As well as looking at short-term cost, it is important to have an idea of future prices, and therefore the behaviour of the cost drivers that might influence this. Not all purchasing is a simple transaction – suppliers need to be developed, strategies need to be formed.

In structuring cost breakdowns, procurement organisations have to ask two key questions – am I making the best economic decision today? Is my decision helping my company to gain a competitive advantage tomorrow?

Secondly, the development of information technology and increasingly globalised supply chains present a wide range of risks as well as opportunities. This all has an effect on what we mean by cost. Globalisation is opening supply chains up to new risk challenges: the unknown quantity of a new supplier from abroad, disruptions from natural disasters and political instability, differing local conditions like lead times, and growing awareness of lacking environmental and labor standards outside of the EU.

The same global media network that can feed vital information to procurement organisations also opens corporations up to risk: specifically brand damage when an environmental or labor scandal goes viral, with all the costs of revenue loss and re-call expense that come with it. Global brands like Apple and Adidas have recently become much more active on this front in China.

Coupled with incoming legal requirements in Europe, such as the UK Modern Slavery Act, procurement organisations have to factor much more into their cost breakdowns. It’s no wonder that people talk about procurement delivering value.

Procurement Value

This is a colossal amount of information to process. But procurement value is not some nebulous concept floating over all of this. It’s simply a matter of defining what is important for your company – what is going to produce value. Maybe it’s making productivity faster or better, maybe it’s reducing risk in quality or in logistics.

You can only identify this by working with your internal customers, for example, engineering and manufacturing, and working cross-departmentally. Procurement professionals will also need to be attuned to how values change across an organisation. For example, as public awareness of supply chain ethical scandals grows, procurement will be expected to value Corporate Social Responsibility as much as other departments.

Crucially, these values can define what gets prioritised in the cost breakdown and help you navigate the jungle of information out there.

This is also where technology can play a massive role. With an expanding market in procurement technology, especially in Software as a Service (SaaS) and big data analytics, there are great opportunities to bring together the data you need in one place, rent extra information from business intelligence suppliers who can turn qualitative information into figures, and understand it all in a way that makes sense to you.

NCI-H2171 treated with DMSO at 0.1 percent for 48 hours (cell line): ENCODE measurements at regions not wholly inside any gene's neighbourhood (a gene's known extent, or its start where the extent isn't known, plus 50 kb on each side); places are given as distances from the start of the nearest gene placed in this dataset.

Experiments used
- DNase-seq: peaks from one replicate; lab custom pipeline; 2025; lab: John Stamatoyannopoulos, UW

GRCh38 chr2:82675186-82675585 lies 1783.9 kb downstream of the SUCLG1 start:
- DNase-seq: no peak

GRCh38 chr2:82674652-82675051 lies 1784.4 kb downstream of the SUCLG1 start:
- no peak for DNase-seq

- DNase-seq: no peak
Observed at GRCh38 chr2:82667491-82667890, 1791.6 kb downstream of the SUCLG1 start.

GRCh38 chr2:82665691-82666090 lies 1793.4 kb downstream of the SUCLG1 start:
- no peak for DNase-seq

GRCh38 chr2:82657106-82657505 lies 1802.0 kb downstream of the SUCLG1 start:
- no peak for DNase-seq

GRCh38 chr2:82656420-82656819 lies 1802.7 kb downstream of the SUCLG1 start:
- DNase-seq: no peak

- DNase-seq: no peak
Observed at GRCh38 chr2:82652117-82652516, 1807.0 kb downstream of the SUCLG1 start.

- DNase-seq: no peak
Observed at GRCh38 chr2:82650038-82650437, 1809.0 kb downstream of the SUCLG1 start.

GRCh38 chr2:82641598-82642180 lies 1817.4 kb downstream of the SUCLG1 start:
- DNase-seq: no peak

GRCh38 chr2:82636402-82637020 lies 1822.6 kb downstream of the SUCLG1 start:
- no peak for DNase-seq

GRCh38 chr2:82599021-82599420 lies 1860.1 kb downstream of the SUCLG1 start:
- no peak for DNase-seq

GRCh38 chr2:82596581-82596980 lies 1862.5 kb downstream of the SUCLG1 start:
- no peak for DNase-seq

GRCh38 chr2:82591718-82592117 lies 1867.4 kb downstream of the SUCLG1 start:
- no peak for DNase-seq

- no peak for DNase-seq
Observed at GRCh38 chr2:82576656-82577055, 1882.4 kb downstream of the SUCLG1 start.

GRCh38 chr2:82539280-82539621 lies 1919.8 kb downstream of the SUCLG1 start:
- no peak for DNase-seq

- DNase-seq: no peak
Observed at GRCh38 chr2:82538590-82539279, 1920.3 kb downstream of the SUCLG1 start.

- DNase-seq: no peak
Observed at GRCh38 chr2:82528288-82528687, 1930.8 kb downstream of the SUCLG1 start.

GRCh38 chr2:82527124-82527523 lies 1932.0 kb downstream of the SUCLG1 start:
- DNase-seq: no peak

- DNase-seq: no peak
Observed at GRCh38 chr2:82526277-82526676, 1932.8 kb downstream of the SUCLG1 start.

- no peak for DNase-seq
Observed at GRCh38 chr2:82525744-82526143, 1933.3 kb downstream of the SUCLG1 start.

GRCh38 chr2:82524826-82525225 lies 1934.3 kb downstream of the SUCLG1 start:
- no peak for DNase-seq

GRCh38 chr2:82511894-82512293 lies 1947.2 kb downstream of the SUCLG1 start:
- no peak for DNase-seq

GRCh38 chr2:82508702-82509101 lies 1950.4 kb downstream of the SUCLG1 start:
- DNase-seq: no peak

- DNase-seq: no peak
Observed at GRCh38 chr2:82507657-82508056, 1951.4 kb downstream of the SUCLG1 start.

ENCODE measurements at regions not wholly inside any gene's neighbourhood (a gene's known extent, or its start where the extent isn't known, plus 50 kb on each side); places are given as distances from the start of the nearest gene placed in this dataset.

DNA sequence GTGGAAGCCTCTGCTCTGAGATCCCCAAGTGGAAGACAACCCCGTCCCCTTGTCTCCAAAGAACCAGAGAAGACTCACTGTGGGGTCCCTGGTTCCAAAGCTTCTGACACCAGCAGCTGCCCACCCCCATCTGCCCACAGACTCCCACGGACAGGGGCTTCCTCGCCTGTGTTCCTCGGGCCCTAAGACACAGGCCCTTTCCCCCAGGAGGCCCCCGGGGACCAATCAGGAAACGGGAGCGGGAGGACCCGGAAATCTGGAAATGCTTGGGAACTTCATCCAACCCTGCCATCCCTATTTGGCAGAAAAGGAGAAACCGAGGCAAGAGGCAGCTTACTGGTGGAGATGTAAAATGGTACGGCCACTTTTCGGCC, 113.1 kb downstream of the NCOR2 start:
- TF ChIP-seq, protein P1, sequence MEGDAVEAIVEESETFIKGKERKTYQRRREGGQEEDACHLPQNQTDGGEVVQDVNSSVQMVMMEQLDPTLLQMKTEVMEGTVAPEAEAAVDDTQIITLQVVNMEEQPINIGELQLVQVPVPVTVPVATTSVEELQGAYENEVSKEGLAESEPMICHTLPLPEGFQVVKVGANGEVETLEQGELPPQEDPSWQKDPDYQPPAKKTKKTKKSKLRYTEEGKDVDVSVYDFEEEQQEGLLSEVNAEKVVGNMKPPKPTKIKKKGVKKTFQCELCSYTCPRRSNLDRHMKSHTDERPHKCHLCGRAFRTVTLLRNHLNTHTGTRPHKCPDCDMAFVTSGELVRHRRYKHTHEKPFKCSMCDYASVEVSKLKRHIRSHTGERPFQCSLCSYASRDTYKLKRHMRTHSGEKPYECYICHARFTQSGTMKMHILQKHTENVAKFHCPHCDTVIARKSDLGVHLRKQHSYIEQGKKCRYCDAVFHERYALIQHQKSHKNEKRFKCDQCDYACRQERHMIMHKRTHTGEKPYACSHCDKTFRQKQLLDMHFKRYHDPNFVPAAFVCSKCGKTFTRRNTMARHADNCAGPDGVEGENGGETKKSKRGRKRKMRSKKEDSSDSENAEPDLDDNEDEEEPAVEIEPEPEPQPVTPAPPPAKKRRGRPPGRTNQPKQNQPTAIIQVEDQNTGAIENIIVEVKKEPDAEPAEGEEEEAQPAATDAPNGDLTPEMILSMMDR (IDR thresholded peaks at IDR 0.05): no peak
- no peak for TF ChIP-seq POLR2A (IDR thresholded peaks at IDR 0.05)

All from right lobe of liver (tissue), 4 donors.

As the nature of cost changes, procurement organisations need cost breakdowns that do justice to this. It follows that they need to select the right software to support new cost breakdowns.

One thing is for sure: the day of the Excel spreadsheet cost breakdown is over.

Charlotte Spencer-Smith works for POOL4TOOL, based in Vienna, Austria.

Buy vs. Lease – The Sharing Economy and Procurement

It was tarnished as a fad, or worse still, a hipster trend. But the ‘sharing’ or ‘collaborative economy’ is here to stay. This new purchasing practice is changing the way we consume products and services in our daily life.


There is hardly an article about this new economy that doesn’t discuss the way that companies like AirBnB and UBER are disrupting consumer markets.

The number of Americans who have taken part in the sharing economy has grown by 20 per cent in the last 18 months. You would be hard pushed to name another sector that has seen a similar increase.

What is the Sharing Economy?

For the uninformed, the sharing or collaborative economy refers to the peer-to-peer sharing of goods and services (normally in place of purchasing outright), and is generally facilitated through a community-based online platform.

As is highlighted above, the sharing economy has gained a lot of traction in consumer markets such as accommodation (AirBnB), transport and ride-sharing platforms (UBER), and business funding (KickStarter). There are many, many more examples.

What is less clear is how or, perhaps more importantly, when these new purchasing practices might find their way into common procurement practice. Smaller organisations, or ones with less formal procurement processes, have allowed the use of businesses like AirBnB for business travel, although this is far from the norm.

Procurement has been doing it for years

But it poses an interesting question – is the sharing economy really any different from the age-old procurement question of ‘buy vs. lease’?

‘Buy vs. Lease’ is one of the key decisions frequently made by procurement, irrespective of the industry in question. For example, when an outlay was required for a new asset, say vehicles or fleet, the ‘Buy vs. Lease’ question would be asked (and usually answered by senior decision makers) as to whether the goods should be bought, or merely leased as required, leaving the maintenance and up-keep to someone else.

Building Furniture in Berlin

This cross over between big business procurement and the small-scale personal sharing economy was highlighted brilliantly on a recent trip one of the Procurious community made to Berlin (and was kind enough to share with us!).

Friends of theirs had recently returned to Germany after seven years living in Sydney, and had moved into a new flat. The flat came completely unfurnished (no curtains, no lights, no kitchen cupboards), so significant furniture construction was required before they could fully move in. Some of the new furniture was ubiquitous IKEA gear, and thus required nothing more than an Allen key and a lot of patience to construct.

However, other items required more work and, importantly, more tools. This included an orbital sander and other wood working tools to alter a chest of drawers so that it would fit into a small space inside the new flat.